Why candy canes?
The long and the short of it is we don't know! There are plenty of origin myths about the candy cane, but the truth behind it's invention remains shrouded in mystery. Before we get to what we know, let's briefly explore two of the most popular origin myths.
Christian Symbolism: Many people believe the candy was created to symbolize the following: white to represent the purity of Christ, red stripes to recall Jesus' blood, and a hooked shape, meant to be reminiscent of a shepherd's staff.
Cologne Cathedral Choirmaster: Another myth centers around a choirmaster working at the Cologne Cathedral in Germany in the late seventeenth century. According to legend the kindly choirmaster was the first to bend sticks of peppermint candy into a J-shape to symbolize a shepherd's staff. He then gave the candies to children attending the long Christmas Eve Mass/Nativity.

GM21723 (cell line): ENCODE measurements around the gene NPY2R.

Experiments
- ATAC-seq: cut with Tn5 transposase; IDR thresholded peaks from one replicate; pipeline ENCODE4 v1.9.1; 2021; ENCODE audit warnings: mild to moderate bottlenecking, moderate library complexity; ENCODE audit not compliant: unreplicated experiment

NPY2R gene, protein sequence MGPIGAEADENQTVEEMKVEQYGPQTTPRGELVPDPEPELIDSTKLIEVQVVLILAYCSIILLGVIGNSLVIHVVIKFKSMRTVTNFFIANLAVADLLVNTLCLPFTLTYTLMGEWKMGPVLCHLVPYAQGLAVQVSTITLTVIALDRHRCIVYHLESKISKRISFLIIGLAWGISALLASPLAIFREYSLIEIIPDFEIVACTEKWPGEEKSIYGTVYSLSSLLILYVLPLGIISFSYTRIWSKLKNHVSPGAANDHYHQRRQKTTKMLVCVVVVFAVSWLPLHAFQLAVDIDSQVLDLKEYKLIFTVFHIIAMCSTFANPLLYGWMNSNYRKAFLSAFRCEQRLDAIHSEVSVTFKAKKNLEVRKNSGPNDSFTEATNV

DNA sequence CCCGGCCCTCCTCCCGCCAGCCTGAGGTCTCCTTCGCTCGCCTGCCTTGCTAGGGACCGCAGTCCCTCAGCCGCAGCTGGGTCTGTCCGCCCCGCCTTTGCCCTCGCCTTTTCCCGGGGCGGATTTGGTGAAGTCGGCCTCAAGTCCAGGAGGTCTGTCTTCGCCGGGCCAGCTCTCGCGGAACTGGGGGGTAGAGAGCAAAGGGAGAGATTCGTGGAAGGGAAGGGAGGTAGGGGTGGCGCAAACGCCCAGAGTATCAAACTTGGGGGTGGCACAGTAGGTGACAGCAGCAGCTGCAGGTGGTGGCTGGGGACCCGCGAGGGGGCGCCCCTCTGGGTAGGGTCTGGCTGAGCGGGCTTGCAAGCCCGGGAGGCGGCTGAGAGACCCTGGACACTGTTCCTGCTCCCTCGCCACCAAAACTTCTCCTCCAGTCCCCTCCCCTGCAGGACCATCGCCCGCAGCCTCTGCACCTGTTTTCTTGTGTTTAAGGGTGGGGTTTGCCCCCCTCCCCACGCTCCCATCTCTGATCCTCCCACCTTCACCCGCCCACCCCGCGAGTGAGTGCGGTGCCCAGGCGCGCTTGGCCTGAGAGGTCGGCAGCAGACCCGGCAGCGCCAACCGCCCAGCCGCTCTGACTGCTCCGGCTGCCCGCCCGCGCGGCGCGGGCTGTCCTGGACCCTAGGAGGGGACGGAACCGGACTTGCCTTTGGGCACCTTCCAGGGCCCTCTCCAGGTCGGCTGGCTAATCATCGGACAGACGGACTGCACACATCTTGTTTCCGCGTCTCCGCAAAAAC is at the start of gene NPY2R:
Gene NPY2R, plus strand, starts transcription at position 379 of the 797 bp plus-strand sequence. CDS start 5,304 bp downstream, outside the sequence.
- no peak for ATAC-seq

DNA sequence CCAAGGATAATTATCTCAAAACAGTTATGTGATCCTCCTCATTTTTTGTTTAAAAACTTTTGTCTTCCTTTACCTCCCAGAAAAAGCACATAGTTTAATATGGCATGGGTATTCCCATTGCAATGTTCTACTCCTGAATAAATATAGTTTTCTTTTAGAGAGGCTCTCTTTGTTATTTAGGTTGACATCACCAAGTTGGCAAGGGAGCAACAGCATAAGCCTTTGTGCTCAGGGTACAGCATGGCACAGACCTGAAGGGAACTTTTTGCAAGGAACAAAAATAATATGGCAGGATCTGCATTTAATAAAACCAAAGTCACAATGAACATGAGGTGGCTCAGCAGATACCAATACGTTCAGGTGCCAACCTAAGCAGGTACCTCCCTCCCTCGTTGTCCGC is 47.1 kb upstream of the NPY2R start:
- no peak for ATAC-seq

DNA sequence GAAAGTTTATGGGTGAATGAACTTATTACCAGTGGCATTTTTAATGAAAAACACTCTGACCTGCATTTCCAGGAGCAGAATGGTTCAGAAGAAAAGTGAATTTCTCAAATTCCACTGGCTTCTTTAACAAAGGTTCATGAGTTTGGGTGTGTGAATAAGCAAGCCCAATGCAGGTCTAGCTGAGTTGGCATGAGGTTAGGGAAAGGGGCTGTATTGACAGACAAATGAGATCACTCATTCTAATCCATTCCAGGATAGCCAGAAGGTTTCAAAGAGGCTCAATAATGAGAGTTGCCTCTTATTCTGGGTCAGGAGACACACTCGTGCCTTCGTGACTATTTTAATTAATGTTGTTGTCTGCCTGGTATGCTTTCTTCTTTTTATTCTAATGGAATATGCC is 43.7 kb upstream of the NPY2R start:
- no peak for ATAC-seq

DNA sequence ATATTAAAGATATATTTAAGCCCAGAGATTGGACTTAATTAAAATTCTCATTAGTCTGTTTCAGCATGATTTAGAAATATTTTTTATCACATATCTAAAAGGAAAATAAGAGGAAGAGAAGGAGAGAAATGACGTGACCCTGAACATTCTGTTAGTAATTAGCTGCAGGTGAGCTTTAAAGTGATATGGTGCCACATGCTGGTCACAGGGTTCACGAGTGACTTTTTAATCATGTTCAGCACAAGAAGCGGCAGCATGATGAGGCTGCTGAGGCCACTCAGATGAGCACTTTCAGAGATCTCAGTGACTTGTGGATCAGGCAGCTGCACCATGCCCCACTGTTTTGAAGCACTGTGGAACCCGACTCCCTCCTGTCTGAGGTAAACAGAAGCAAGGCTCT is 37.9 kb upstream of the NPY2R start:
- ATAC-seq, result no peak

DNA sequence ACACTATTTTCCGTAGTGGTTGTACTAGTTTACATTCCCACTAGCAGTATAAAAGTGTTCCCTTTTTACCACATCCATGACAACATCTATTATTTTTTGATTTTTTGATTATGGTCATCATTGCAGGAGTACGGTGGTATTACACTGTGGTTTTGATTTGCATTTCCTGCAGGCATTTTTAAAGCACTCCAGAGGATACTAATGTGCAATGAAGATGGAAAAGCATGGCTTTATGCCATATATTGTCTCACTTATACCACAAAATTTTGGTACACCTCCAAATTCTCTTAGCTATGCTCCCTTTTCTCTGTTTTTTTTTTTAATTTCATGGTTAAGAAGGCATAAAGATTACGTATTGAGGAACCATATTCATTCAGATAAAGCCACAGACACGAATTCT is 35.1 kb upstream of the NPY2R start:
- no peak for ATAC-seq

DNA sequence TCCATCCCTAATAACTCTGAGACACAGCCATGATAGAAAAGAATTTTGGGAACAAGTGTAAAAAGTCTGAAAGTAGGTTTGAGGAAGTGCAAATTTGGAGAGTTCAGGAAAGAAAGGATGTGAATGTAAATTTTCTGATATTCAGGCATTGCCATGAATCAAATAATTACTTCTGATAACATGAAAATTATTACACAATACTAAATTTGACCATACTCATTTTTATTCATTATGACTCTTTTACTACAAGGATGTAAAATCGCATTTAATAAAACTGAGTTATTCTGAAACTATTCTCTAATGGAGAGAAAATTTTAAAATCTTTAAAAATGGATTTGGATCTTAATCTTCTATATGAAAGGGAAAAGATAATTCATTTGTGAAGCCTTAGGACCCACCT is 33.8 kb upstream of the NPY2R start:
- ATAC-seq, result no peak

Likely the candy cane was shaped into a hook to make it easier to hang on Christmas trees, a tradition that was popularized in Germany. Germans also used cookies, fruit, and candies to decorate their Christmas trees.
Candy canes didn't receive their customary red stripes until the late 19th century, probably to make them more aesthetically pleasing.
What else do we know about candy canes?
- In 1957 Fr. Gregory Harding Keller, a Roman Catholic priest, invented the Keller machine, which automated the process of bending, shaping, and cutting candy canes. Before the machine was invented, candy factories broke approximately 20% of candy canes produced.
- Approximately 1.76 billion candy canes are made every year—that's enough for every fourth person on earth to enjoy one!